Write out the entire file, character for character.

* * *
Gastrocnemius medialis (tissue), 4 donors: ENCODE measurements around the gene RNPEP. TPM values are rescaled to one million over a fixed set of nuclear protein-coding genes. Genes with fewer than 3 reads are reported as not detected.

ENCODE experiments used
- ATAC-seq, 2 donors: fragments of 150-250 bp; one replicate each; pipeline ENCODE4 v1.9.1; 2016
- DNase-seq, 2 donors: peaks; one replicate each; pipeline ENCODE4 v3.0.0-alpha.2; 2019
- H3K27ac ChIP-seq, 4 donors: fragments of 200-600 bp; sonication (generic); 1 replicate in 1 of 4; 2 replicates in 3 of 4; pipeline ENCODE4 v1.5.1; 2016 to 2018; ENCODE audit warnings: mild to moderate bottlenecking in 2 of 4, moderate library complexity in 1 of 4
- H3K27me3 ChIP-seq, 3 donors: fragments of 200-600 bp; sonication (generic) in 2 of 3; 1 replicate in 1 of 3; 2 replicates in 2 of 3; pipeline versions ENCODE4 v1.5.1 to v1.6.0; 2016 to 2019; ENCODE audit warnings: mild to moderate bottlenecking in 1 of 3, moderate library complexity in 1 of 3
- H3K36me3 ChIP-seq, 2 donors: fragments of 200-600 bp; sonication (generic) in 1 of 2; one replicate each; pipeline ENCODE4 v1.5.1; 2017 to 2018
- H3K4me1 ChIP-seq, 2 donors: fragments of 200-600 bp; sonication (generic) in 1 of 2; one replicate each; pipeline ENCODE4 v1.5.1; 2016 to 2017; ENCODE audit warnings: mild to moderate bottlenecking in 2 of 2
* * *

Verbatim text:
Gastrocnemius medialis (tissue), 4 donors: ENCODE measurements around the gene RNPEP. TPM values are rescaled to one million over a fixed set of nuclear protein-coding genes. Genes with fewer than 3 reads are reported as not detected.

ENCODE experiments used
- ATAC-seq, 2 donors: fragments of 150-250 bp; one replicate each; pipeline ENCODE4 v1.9.1; 2016
- DNase-seq, 2 donors: peaks; one replicate each; pipeline ENCODE4 v3.0.0-alpha.2; 2019
- H3K27ac ChIP-seq, 4 donors: fragments of 200-600 bp; sonication (generic); 1 replicate in 1 of 4; 2 replicates in 3 of 4; pipeline ENCODE4 v1.5.1; 2016 to 2018; ENCODE audit warnings: mild to moderate bottlenecking in 2 of 4, moderate library complexity in 1 of 4
- H3K27me3 ChIP-seq, 3 donors: fragments of 200-600 bp; sonication (generic) in 2 of 3; 1 replicate in 1 of 3; 2 replicates in 2 of 3; pipeline versions ENCODE4 v1.5.1 to v1.6.0; 2016 to 2019; ENCODE audit warnings: mild to moderate bottlenecking in 1 of 3, moderate library complexity in 1 of 3
- H3K36me3 ChIP-seq, 2 donors: fragments of 200-600 bp; sonication (generic) in 1 of 2; one replicate each; pipeline ENCODE4 v1.5.1; 2017 to 2018
- H3K4me1 ChIP-seq, 2 donors: fragments of 200-600 bp; sonication (generic) in 1 of 2; one replicate each; pipeline ENCODE4 v1.5.1; 2016 to 2017; ENCODE audit warnings: mild to moderate bottlenecking in 2 of 2